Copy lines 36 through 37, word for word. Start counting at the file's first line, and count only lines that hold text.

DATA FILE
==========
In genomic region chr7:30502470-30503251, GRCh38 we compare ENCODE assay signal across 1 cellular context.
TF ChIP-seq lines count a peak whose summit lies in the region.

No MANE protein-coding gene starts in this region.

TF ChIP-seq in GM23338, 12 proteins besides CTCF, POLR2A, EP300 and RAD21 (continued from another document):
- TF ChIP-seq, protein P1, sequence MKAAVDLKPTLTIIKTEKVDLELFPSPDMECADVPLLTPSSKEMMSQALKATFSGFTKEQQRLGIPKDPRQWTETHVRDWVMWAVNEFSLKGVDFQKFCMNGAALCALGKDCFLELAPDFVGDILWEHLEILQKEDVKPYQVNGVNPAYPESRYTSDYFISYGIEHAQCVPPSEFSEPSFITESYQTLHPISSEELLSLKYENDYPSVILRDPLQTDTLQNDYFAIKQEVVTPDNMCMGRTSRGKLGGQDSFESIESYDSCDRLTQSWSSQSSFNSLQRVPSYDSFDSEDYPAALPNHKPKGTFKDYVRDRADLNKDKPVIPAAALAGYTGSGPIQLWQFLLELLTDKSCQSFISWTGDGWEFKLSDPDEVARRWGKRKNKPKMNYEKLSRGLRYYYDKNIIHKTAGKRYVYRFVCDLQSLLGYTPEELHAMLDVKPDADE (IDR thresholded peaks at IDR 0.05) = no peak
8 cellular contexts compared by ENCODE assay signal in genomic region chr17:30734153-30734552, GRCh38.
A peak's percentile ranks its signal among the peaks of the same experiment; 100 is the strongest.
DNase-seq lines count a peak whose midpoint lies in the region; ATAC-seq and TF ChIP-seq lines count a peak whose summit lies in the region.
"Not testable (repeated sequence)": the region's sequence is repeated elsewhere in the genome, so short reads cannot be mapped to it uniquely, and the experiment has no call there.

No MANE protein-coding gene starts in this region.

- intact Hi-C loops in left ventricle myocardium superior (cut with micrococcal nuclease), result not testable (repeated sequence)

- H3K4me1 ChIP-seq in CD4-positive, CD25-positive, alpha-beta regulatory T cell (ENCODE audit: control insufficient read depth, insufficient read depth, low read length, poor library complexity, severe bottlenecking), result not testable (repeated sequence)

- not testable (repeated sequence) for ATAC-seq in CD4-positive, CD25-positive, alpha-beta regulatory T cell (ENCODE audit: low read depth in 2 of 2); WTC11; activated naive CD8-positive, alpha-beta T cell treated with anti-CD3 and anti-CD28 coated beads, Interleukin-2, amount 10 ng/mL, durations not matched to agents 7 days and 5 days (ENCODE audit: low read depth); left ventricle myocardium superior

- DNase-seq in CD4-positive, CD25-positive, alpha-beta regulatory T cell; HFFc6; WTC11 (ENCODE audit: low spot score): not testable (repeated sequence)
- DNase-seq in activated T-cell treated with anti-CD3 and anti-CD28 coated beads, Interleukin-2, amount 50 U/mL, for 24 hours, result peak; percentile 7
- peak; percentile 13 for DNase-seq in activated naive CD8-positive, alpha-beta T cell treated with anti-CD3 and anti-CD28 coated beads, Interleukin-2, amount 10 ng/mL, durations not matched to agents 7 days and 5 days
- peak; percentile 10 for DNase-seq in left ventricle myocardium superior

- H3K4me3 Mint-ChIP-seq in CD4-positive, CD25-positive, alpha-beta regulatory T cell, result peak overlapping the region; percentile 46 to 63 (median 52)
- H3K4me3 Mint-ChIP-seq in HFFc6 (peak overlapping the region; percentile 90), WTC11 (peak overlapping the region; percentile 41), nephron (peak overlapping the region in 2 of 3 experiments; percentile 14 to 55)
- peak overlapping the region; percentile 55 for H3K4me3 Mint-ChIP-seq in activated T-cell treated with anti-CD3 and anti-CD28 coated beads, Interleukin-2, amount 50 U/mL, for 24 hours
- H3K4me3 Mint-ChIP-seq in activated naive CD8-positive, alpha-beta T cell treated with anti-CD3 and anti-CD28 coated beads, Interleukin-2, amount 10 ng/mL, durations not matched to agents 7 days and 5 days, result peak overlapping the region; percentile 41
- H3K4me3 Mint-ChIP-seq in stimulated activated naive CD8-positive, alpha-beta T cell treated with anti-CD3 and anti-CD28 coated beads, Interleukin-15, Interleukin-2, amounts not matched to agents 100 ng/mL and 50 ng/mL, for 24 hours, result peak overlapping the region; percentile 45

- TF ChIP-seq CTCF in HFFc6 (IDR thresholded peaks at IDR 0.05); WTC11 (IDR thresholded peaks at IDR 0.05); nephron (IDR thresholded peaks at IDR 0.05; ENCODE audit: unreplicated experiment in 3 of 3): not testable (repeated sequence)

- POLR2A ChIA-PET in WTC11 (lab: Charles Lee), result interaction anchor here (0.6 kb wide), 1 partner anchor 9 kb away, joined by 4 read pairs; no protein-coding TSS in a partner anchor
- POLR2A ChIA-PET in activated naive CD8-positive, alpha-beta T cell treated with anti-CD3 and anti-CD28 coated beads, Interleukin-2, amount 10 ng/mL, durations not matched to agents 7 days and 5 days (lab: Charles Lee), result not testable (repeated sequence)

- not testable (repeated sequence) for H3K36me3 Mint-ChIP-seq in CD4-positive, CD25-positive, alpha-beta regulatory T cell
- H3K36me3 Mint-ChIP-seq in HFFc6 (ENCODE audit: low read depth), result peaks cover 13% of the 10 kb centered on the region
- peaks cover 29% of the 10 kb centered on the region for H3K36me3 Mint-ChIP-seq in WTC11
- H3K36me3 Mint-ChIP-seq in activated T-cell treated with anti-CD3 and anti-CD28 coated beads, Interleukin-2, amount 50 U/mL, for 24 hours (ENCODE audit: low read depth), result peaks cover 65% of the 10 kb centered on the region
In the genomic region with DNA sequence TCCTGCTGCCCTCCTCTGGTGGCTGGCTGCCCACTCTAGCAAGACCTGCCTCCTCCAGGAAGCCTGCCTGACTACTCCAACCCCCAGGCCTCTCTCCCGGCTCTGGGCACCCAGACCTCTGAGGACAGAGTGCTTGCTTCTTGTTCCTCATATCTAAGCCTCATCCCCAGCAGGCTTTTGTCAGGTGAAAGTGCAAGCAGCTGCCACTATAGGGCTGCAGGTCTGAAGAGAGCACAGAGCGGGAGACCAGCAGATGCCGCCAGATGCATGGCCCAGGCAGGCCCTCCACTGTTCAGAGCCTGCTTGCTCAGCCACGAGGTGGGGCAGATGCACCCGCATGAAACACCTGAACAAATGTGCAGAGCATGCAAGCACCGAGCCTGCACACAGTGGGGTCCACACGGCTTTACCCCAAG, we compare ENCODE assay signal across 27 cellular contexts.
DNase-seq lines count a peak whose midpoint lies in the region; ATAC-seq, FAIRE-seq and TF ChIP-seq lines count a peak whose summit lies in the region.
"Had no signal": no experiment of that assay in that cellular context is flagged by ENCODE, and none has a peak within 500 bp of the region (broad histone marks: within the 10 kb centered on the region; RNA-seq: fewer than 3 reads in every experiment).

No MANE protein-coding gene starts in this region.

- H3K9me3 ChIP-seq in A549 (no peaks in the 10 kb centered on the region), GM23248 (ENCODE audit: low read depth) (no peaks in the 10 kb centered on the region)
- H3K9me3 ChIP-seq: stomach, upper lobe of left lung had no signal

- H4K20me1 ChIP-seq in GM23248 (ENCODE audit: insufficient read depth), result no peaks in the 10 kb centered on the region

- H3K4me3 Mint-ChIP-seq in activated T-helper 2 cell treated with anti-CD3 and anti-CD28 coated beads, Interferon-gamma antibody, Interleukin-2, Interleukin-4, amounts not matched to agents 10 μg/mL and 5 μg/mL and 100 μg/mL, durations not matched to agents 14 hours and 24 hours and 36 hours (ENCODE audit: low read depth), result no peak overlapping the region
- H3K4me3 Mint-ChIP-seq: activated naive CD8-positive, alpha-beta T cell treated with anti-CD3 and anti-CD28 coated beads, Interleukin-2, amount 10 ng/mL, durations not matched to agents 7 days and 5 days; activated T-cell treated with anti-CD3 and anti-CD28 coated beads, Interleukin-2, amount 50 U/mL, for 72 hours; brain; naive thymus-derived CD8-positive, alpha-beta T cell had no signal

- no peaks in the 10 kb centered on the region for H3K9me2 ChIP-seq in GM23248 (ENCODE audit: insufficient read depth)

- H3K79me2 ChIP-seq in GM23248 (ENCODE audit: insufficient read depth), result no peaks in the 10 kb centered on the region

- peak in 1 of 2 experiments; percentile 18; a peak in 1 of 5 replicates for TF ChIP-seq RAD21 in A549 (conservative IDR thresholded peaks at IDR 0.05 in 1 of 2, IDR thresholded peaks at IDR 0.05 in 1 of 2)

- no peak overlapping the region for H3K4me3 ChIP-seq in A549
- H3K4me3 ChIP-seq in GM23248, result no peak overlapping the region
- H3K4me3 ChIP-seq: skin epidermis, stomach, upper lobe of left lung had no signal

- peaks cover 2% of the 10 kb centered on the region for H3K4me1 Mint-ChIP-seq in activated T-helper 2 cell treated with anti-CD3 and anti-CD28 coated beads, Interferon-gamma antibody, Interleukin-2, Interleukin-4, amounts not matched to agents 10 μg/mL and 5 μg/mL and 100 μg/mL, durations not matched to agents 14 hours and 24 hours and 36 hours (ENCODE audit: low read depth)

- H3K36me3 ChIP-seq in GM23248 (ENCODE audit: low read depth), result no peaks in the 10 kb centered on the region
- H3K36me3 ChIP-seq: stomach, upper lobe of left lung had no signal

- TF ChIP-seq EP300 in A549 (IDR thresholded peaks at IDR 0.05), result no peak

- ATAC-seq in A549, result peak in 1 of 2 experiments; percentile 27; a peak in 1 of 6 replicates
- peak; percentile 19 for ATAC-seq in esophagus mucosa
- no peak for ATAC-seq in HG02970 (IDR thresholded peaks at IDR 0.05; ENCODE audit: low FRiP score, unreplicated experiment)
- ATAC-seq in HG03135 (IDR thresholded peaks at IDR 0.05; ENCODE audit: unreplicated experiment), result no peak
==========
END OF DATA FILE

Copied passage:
- H4K20me1 ChIP-seq in GM23248 (ENCODE audit: insufficient read depth), result no peaks in the 10 kb centered on the region

- H3K4me3 Mint-ChIP-seq in activated T-helper 2 cell treated with anti-CD3 and anti-CD28 coated beads, Interferon-gamma antibody, Interleukin-2, Interleukin-4, amounts not matched to agents 10 μg/mL and 5 μg/mL and 100 μg/mL, durations not matched to agents 14 hours and 24 hours and 36 hours (ENCODE audit: low read depth), result no peak overlapping the region